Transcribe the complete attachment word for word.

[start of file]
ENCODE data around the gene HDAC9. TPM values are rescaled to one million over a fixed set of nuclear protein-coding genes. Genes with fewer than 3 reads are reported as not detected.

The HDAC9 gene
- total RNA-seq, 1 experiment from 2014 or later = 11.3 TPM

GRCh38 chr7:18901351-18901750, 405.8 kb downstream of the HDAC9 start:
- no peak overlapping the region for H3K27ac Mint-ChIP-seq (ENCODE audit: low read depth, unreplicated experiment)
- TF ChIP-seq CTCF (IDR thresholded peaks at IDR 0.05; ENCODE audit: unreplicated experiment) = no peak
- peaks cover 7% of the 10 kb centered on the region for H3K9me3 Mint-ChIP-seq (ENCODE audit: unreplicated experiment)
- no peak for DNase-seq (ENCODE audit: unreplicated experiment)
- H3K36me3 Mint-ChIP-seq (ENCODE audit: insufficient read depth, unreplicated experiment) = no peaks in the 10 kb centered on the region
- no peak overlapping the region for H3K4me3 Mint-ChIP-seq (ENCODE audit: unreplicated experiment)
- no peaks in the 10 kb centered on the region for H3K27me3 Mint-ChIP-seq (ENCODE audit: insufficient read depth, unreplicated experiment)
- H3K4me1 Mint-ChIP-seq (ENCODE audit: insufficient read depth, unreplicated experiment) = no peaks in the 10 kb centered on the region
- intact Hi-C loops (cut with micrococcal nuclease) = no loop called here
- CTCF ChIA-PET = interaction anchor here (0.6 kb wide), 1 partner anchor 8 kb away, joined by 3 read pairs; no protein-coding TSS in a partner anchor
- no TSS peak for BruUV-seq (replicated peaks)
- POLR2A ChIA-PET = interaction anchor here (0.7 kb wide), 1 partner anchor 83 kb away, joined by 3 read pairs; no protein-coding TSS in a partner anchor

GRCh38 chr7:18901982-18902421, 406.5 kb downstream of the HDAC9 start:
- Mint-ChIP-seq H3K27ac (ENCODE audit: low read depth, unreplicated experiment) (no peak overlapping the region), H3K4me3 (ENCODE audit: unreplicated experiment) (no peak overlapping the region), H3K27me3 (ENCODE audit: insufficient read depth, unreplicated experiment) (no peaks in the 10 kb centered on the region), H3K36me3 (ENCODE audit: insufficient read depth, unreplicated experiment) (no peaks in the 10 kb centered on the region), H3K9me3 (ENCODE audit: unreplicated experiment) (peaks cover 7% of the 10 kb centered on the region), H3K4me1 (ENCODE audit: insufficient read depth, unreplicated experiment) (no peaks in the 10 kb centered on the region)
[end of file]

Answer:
ENCODE data around the gene HDAC9. TPM values are rescaled to one million over a fixed set of nuclear protein-coding genes. Genes with fewer than 3 reads are reported as not detected.

The HDAC9 gene
- total RNA-seq, 1 experiment from 2014 or later = 11.3 TPM

GRCh38 chr7:18901351-18901750, 405.8 kb downstream of the HDAC9 start:
- no peak overlapping the region for H3K27ac Mint-ChIP-seq (ENCODE audit: low read depth, unreplicated experiment)
- TF ChIP-seq CTCF (IDR thresholded peaks at IDR 0.05; ENCODE audit: unreplicated experiment) = no peak
- peaks cover 7% of the 10 kb centered on the region for H3K9me3 Mint-ChIP-seq (ENCODE audit: unreplicated experiment)
- no peak for DNase-seq (ENCODE audit: unreplicated experiment)
- H3K36me3 Mint-ChIP-seq (ENCODE audit: insufficient read depth, unreplicated experiment) = no peaks in the 10 kb centered on the region
- no peak overlapping the region for H3K4me3 Mint-ChIP-seq (ENCODE audit: unreplicated experiment)
- no peaks in the 10 kb centered on the region for H3K27me3 Mint-ChIP-seq (ENCODE audit: insufficient read depth, unreplicated experiment)
- H3K4me1 Mint-ChIP-seq (ENCODE audit: insufficient read depth, unreplicated experiment) = no peaks in the 10 kb centered on the region
- intact Hi-C loops (cut with micrococcal nuclease) = no loop called here
- CTCF ChIA-PET = interaction anchor here (0.6 kb wide), 1 partner anchor 8 kb away, joined by 3 read pairs; no protein-coding TSS in a partner anchor
- no TSS peak for BruUV-seq (replicated peaks)
- POLR2A ChIA-PET = interaction anchor here (0.7 kb wide), 1 partner anchor 83 kb away, joined by 3 read pairs; no protein-coding TSS in a partner anchor

GRCh38 chr7:18901982-18902421, 406.5 kb downstream of the HDAC9 start:
- Mint-ChIP-seq H3K27ac (ENCODE audit: low read depth, unreplicated experiment) (no peak overlapping the region), H3K4me3 (ENCODE audit: unreplicated experiment) (no peak overlapping the region), H3K27me3 (ENCODE audit: insufficient read depth, unreplicated experiment) (no peaks in the 10 kb centered on the region), H3K36me3 (ENCODE audit: insufficient read depth, unreplicated experiment) (no peaks in the 10 kb centered on the region), H3K9me3 (ENCODE audit: unreplicated experiment) (peaks cover 7% of the 10 kb centered on the region), H3K4me1 (ENCODE audit: insufficient read depth, unreplicated experiment) (no peaks in the 10 kb centered on the region)